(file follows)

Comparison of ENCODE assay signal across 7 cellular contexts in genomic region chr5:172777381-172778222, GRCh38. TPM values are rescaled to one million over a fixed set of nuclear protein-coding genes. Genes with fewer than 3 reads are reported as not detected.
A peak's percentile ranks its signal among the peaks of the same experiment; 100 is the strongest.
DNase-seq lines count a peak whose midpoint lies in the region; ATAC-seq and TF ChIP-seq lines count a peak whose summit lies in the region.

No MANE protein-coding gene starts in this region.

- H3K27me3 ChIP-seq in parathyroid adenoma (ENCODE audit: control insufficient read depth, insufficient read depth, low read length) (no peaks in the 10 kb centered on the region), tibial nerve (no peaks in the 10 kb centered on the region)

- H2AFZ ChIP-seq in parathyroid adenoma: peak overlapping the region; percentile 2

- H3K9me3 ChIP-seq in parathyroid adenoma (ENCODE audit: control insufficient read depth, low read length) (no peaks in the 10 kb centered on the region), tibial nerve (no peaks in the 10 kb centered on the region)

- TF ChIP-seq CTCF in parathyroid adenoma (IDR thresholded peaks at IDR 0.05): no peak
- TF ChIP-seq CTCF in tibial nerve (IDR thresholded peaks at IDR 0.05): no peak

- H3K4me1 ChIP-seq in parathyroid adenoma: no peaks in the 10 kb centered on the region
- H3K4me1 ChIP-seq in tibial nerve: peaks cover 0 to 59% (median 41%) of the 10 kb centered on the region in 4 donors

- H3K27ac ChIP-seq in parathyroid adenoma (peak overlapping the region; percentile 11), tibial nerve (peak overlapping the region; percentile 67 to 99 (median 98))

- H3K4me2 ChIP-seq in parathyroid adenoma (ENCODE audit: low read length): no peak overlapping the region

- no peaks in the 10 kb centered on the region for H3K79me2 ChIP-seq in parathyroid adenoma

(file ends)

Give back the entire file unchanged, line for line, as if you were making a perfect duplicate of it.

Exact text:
Comparison of ENCODE assay signal across 7 cellular contexts in genomic region chr5:172777381-172778222, GRCh38. TPM values are rescaled to one million over a fixed set of nuclear protein-coding genes. Genes with fewer than 3 reads are reported as not detected.
A peak's percentile ranks its signal among the peaks of the same experiment; 100 is the strongest.
DNase-seq lines count a peak whose midpoint lies in the region; ATAC-seq and TF ChIP-seq lines count a peak whose summit lies in the region.

No MANE protein-coding gene starts in this region.

- H3K27me3 ChIP-seq in parathyroid adenoma (ENCODE audit: control insufficient read depth, insufficient read depth, low read length) (no peaks in the 10 kb centered on the region), tibial nerve (no peaks in the 10 kb centered on the region)

- H2AFZ ChIP-seq in parathyroid adenoma: peak overlapping the region; percentile 2

- H3K9me3 ChIP-seq in parathyroid adenoma (ENCODE audit: control insufficient read depth, low read length) (no peaks in the 10 kb centered on the region), tibial nerve (no peaks in the 10 kb centered on the region)

- TF ChIP-seq CTCF in parathyroid adenoma (IDR thresholded peaks at IDR 0.05): no peak
- TF ChIP-seq CTCF in tibial nerve (IDR thresholded peaks at IDR 0.05): no peak

- H3K4me1 ChIP-seq in parathyroid adenoma: no peaks in the 10 kb centered on the region
- H3K4me1 ChIP-seq in tibial nerve: peaks cover 0 to 59% (median 41%) of the 10 kb centered on the region in 4 donors

- H3K27ac ChIP-seq in parathyroid adenoma (peak overlapping the region; percentile 11), tibial nerve (peak overlapping the region; percentile 67 to 99 (median 98))

- H3K4me2 ChIP-seq in parathyroid adenoma (ENCODE audit: low read length): no peak overlapping the region

- no peaks in the 10 kb centered on the region for H3K79me2 ChIP-seq in parathyroid adenoma